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From 2005 to 2022, the main node of the ARC Centre of Excellence for Coral Reef Studies was headquartered at James Cook University in Townsville, Queensland (Australia)

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Timing anthropogenic stressors to maximise resilience of marine ecosystems


Thursday, October 27th, 2016 - 16:00 to 17:00 hrs.

Building 19, Room 106, JCU Townsville Campus
Paul Wu
Paul Wu

Abstract: Anthropogenic stressors are causing increasing degradation of marine ecosystems worldwide. Currently, however, available approaches for mitigating the effects of these stressors are severely limited. Potentially, anthropogenic stressors might be timed such that their interaction with ecosystem dynamics mitigates their impact. A key measure of impact for conservation is resilience, the ability of a population, community or ecosystem to resist and recover from stress. However, finding the times when ecological resilience criteria are met is challenging because resilience typically emerges non-linearly from complex scenarios involving interactions of anthropogenic and natural stressors and local ecosystem dynamics. Here, we demonstrate the potential of stressor scheduling (aka ecological windows) to increase the realised resilience of complex marine ecosystems. We show for seagrass meadows distributed globally and subjected to dredging stress that ecological windows can achieve up to a fourfold reduction in recovery time and 35% reduction in extinction risk. These results were obtained by modelling cumulative impacts of dredging against baselines of ecological dynamics using a Dynamic Bayesian Network (DBN). The dynamics of 28 seagrass meadows worldwide impacted by coastal development were modelled. Ecological windows for these meadows were site-specific and varied most strongly in relation to life history and dredging duration. However, windows tended to occur during autumn and winter, and some windows were consistent across sites globally, despite variations in local environmental conditions. Our results contrast strongly with current windows-based approaches that typically focus on single ecological events (e.g. coral spawning) while ignoring stressor impacts on resilience. They also demonstrate that resilience is dynamic in space and time relative to specific stressor scenarios. Thus, resilience can be much more effectively managed using ecological windows for this and other ecosystems facing anthropogenic stresses amenable to scheduling.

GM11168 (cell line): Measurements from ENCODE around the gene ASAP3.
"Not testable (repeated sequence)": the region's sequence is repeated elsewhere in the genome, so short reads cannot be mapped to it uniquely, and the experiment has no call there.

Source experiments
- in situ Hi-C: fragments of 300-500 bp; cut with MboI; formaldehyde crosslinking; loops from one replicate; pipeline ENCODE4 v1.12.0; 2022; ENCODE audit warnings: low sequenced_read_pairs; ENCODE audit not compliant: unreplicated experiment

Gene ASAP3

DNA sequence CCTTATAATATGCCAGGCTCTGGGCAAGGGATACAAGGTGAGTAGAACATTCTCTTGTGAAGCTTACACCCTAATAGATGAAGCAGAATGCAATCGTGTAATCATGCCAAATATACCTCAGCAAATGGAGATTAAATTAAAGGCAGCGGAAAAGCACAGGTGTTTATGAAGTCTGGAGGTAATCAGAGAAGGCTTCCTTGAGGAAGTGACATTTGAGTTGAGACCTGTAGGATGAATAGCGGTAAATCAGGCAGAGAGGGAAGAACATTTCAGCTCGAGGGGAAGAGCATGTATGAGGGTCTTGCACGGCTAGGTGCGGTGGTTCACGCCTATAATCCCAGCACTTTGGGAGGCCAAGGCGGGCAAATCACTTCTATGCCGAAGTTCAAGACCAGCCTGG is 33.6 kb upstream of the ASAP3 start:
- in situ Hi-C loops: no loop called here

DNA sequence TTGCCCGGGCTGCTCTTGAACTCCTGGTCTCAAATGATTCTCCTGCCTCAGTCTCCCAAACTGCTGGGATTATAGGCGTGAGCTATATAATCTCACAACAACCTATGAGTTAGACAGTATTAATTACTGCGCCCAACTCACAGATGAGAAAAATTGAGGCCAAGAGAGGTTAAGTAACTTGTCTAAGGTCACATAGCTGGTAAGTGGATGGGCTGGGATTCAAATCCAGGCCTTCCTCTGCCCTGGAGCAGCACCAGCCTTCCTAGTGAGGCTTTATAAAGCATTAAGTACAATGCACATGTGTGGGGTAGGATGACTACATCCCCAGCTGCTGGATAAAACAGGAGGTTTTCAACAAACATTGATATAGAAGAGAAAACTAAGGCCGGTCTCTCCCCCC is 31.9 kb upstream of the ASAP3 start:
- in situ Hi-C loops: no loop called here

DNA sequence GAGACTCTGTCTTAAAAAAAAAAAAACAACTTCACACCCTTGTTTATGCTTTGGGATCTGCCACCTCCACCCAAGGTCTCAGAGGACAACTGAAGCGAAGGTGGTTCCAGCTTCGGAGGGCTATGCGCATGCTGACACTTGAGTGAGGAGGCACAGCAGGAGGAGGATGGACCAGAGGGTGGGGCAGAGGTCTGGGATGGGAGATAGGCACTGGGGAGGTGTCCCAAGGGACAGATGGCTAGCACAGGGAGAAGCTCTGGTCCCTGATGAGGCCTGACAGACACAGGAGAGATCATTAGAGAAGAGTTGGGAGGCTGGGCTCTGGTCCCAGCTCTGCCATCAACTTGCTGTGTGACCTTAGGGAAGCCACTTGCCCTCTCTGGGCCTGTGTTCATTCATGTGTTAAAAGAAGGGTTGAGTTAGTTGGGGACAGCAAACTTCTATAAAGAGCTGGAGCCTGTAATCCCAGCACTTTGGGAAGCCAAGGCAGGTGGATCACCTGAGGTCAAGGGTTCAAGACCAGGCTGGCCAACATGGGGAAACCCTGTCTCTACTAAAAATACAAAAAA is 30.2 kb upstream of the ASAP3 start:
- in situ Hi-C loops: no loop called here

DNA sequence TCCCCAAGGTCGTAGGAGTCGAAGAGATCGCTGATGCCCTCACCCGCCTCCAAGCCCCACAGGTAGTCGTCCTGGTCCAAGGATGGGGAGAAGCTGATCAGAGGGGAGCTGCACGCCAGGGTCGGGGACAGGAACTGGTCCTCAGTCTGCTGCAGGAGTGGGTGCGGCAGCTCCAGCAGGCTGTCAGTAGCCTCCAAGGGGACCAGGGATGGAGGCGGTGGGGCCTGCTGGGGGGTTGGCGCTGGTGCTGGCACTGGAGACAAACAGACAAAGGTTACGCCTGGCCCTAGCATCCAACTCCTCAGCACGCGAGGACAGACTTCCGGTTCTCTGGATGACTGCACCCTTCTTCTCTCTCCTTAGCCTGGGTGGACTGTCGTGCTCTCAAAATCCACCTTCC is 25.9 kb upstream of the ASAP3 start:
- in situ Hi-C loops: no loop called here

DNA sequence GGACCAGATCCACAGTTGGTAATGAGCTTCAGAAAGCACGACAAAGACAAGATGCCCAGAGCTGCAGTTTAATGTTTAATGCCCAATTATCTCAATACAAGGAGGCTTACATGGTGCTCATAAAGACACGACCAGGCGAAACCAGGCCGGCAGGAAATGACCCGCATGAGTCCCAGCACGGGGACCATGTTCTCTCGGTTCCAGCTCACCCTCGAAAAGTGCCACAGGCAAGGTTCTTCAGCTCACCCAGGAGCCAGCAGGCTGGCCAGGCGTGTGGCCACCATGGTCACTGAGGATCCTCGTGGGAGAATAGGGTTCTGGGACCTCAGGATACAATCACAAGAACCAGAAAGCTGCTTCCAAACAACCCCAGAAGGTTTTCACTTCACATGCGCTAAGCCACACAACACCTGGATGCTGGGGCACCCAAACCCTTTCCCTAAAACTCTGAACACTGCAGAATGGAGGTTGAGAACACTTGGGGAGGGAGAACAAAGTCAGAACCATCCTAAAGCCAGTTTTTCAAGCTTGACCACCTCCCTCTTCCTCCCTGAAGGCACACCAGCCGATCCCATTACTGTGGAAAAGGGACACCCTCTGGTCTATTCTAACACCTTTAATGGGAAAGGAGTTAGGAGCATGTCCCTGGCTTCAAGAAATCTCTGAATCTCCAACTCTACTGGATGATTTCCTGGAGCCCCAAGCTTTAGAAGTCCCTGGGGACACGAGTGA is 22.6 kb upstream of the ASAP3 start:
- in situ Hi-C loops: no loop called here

Biography:  Dr Paul Wu is an early career researcher in statistics, receiving his PhD in 2009 from the Queensland University of Technology. He develops and applies Bayesian Networks (BN), Dynamic BNs, and other statistical (e.g. Bayesian hierarchical models), machine learning (e.g. trees) and simulation based tools (agent based models) to an array of environmental and industry problems, particularly risk modelling of complex ecological systems. He has been recognised with the QUT Vice Chancellors Performance Award for his research and engagement with industry. He has 14 publications in this area, including recent work on “Dynamic Bayesian Network Inferencing for Non-Homogeneous Complex Systems. Journal of the Royal Statistical Society, in review” and “Predicting the Temporal Response of Seagrass Meadows to Dredging using Dynamic Bayesian Networks. Proceedings, Modelling and Simulation Society of Australia and New Zealand, Gold Coast, Qld. MODSIM2015 21st International Congress on Modelling and Simulation”. He has a track record of interdisciplinary collaborations with government, industry and academia across a variety of complex systems projects including: marine ecosystems, healthy waterways, agricultural supply chains, airport business intelligence, and Defence and risk modelling, producing beneficial outputs for industry as well as academic outputs.


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